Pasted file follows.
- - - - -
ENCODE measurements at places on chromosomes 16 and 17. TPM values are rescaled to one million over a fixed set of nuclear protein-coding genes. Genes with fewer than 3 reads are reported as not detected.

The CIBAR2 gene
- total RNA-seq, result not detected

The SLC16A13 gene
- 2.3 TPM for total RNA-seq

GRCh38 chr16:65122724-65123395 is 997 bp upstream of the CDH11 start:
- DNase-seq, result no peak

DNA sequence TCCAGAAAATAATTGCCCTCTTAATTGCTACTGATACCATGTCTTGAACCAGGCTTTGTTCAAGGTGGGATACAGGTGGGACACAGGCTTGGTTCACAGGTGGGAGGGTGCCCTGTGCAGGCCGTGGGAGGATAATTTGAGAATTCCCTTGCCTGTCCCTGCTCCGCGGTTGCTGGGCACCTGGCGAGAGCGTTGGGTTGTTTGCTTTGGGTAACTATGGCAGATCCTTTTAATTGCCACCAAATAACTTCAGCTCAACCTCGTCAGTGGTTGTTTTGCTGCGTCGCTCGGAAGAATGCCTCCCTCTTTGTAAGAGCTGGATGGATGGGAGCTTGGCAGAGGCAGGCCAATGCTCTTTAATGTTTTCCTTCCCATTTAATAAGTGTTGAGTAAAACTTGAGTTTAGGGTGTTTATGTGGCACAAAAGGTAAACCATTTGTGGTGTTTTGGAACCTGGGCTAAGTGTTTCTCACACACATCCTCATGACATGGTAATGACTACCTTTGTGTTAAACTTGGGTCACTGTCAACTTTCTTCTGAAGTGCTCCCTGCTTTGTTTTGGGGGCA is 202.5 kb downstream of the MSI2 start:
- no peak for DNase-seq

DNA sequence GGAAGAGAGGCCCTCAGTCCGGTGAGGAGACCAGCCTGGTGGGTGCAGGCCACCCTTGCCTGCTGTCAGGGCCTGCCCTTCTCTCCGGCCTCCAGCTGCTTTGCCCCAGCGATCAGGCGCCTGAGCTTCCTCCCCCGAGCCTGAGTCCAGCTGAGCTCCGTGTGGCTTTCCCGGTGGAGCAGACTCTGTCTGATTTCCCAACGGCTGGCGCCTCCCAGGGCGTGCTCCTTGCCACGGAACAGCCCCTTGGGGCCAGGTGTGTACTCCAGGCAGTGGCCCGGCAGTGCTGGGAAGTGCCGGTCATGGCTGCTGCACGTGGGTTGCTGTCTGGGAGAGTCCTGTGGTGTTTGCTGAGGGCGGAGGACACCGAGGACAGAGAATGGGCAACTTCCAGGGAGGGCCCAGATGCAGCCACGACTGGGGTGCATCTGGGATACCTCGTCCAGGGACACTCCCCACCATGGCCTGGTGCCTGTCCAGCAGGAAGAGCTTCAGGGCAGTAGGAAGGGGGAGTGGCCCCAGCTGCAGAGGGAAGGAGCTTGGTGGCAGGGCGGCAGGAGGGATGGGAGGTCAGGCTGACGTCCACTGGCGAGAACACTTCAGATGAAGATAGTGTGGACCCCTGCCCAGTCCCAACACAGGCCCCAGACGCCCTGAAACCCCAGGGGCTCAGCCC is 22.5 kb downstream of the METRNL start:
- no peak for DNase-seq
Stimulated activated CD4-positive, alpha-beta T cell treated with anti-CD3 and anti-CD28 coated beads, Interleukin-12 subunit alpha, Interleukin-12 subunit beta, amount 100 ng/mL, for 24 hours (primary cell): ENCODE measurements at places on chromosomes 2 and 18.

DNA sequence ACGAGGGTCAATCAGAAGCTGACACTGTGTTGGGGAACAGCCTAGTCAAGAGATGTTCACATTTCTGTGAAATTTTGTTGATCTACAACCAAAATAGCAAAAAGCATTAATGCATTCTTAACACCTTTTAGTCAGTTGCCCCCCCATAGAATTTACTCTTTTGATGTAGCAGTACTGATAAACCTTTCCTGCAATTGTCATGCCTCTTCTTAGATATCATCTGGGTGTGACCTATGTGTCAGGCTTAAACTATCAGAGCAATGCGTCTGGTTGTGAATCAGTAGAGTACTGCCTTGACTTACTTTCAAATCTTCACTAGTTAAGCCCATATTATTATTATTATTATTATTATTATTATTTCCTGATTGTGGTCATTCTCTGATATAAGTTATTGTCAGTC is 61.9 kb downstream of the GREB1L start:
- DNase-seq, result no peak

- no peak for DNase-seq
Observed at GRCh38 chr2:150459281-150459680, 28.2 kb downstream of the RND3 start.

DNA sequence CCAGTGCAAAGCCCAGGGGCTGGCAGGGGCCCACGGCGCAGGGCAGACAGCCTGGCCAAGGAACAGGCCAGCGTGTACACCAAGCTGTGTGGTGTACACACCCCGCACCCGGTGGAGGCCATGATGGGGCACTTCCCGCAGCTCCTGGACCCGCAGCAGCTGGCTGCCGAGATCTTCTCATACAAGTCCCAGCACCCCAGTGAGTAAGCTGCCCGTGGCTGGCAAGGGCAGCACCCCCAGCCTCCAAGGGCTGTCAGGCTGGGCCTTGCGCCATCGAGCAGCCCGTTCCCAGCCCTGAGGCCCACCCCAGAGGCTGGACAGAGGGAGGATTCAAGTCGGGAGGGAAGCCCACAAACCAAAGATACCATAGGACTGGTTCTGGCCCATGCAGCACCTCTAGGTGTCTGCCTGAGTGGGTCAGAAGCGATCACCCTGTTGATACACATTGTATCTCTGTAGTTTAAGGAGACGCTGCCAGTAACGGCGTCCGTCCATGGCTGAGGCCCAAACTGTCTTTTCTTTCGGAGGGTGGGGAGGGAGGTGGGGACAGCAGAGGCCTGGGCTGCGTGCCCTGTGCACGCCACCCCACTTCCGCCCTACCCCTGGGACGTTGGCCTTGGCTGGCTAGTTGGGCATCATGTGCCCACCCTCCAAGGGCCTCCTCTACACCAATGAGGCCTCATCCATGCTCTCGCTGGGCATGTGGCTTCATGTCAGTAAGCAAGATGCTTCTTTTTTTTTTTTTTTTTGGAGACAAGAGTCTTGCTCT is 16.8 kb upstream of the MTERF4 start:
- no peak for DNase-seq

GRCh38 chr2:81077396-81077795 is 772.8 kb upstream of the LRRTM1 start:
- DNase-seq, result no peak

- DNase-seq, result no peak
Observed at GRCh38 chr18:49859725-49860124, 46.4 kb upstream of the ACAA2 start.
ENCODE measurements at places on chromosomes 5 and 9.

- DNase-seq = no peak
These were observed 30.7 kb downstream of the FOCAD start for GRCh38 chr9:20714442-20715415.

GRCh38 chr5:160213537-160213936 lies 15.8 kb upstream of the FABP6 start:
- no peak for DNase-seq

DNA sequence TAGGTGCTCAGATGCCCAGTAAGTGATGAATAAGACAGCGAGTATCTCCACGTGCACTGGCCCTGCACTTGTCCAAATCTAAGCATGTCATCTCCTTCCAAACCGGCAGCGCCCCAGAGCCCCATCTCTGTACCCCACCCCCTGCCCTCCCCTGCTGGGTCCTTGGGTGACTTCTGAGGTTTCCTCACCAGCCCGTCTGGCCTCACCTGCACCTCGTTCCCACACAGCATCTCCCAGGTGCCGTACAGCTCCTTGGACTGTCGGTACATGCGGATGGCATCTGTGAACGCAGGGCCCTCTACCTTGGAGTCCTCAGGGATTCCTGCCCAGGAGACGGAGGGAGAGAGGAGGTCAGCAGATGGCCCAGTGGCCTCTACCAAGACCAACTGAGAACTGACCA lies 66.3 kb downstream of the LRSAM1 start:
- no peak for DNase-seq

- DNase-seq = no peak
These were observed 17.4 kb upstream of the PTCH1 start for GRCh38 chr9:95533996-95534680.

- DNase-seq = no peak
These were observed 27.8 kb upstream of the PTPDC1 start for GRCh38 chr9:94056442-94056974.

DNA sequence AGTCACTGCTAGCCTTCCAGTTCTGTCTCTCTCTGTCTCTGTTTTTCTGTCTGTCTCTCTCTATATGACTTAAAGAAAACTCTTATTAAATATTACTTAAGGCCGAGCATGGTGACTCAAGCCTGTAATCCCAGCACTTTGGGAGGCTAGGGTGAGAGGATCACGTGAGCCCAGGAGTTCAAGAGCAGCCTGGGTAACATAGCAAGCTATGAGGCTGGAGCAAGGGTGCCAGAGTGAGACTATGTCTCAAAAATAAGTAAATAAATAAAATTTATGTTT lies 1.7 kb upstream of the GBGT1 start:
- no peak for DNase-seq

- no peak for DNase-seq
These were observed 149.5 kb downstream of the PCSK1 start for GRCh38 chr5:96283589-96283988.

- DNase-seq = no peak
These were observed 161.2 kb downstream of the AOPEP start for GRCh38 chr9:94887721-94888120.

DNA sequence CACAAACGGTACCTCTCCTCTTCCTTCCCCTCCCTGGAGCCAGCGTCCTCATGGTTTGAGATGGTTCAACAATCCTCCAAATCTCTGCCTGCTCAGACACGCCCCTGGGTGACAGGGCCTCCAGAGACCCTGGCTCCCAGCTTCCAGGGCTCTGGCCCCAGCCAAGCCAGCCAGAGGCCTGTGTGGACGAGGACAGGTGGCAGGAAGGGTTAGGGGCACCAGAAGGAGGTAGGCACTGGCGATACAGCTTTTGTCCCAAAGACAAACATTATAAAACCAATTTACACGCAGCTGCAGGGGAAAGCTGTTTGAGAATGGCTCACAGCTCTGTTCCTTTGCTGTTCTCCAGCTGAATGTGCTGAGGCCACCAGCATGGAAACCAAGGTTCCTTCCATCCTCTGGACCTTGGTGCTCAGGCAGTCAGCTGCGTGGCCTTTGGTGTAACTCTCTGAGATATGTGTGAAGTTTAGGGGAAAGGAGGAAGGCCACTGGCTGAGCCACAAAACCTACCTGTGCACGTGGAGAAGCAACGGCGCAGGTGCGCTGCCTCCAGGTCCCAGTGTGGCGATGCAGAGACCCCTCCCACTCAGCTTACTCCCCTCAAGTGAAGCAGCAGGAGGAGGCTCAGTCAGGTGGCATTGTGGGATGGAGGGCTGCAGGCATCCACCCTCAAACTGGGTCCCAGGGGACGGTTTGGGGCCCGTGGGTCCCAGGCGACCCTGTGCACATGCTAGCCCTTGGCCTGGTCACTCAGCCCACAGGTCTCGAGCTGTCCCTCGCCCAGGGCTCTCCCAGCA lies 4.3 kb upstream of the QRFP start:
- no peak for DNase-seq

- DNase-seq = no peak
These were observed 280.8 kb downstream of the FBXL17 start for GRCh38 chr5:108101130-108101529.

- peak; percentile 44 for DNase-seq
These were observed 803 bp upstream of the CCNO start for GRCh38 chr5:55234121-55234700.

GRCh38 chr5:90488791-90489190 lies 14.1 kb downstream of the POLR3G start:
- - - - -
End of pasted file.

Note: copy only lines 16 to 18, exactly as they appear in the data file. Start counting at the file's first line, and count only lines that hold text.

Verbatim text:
Observed at GRCh38 chr2:150459281-150459680, 28.2 kb downstream of the RND3 start.

DNA sequence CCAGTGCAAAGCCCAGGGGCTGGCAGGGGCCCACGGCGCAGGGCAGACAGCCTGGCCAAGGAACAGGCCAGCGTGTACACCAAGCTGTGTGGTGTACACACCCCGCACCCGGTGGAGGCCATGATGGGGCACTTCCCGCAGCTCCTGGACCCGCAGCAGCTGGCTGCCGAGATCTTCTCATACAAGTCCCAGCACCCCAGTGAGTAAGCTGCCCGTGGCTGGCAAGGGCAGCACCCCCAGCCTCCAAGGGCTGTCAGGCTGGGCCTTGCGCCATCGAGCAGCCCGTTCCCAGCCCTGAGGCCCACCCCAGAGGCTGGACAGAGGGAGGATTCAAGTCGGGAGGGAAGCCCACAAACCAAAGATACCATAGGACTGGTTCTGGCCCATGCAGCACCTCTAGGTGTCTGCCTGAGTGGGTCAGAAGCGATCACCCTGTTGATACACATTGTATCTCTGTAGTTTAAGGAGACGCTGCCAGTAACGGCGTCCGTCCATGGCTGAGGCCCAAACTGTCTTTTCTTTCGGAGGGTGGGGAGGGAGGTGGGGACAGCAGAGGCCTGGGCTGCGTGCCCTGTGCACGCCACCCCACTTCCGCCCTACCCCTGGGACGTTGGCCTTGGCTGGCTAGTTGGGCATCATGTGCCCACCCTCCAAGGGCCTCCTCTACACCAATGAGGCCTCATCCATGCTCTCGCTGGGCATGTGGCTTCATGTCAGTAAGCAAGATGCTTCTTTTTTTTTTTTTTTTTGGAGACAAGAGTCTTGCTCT is 16.8 kb upstream of the MTERF4 start:
- no peak for DNase-seq